Central Asia, South West Uzbekistan Kermina Suzani

Early 19th Century Central Asia, South West Uzbekistan Kermina Suzani

Kermina was an important centre of suzani production. Situated some 110 kilometres north east of Bokhara on the Zarafshan river, the city housed the summer residence of the emirs of Bokhara. This may explain why Bokhara and Kermina suzanis share many common features in terms of design, palette and embroidery technique. – Finely embroidered in ilmoq chain stitch throughout, elegantly drawn and with an ambiguous composition, this suzani is a masterpiece of Central Asian textile art. We attribute it to Kermina for stylistic reasons. Confusing at a first glance, the repeat in the field consists of two design units repeated regularly and loosely interlocked. The offset arrangement of the design units produces a complex overall picture. Twelve diamonds of different sizes, each enclosing a red circular blossom, are arranged in diagonal bands. They alternate with a second design layer of larger cruciform devices composed of a central red blossom and four surrounding red-and-blue blossoms, also arranged in diagonal rows. Four slender green leaves emanate from the centres of the cruciform floral clusters in lively diagonal curves, adding movement to the overall design. The leaves could also be viewed as outlines of larger diamonds which, combined with the smaller diamonds, allow an alternative reading of the composition in the vertical direction. In the absence of a secondary border, the wide border immediately adjoins the field, its static calm offering a counterpoint to the dynamic movement of the field. The latter contains a diamond lattice of green straight-lined leaves enclosing 21 large red fan-shaped blossoms as the primary motifs, accompanied by smaller blossoms in red and blue. A further example of this rare group was published by Fling. – Very good condition. Mounted onto canvas.Size 170 x 220 cm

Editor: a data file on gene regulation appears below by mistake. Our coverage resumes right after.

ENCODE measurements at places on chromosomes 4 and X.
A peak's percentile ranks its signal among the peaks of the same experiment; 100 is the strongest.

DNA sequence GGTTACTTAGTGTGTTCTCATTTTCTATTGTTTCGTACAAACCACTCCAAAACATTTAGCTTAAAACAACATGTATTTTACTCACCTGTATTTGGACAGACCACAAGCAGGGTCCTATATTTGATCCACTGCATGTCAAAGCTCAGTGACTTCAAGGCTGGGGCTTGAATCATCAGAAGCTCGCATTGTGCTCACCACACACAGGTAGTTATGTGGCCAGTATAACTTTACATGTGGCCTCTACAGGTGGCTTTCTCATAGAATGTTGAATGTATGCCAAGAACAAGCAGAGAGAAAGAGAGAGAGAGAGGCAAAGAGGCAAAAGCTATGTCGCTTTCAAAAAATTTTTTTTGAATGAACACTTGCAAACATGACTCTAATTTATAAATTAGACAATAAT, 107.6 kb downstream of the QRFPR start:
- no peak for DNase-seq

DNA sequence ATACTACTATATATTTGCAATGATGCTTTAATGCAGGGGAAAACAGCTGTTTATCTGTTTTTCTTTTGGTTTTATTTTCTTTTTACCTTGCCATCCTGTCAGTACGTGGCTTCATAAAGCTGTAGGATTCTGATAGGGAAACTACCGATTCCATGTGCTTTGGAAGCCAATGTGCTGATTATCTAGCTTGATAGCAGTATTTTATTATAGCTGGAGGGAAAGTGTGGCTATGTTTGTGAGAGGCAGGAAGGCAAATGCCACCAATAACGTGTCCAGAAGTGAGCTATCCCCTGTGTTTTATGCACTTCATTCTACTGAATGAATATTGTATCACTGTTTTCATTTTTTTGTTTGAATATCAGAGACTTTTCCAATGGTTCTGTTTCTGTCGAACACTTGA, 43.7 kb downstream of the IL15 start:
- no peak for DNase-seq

Literature:
FLING, RUSSELL S., Khans, Nomads & Needlework. Suzanis and Embroideries of Central Asia. Columbus, Ohio 2012, Nr. 7

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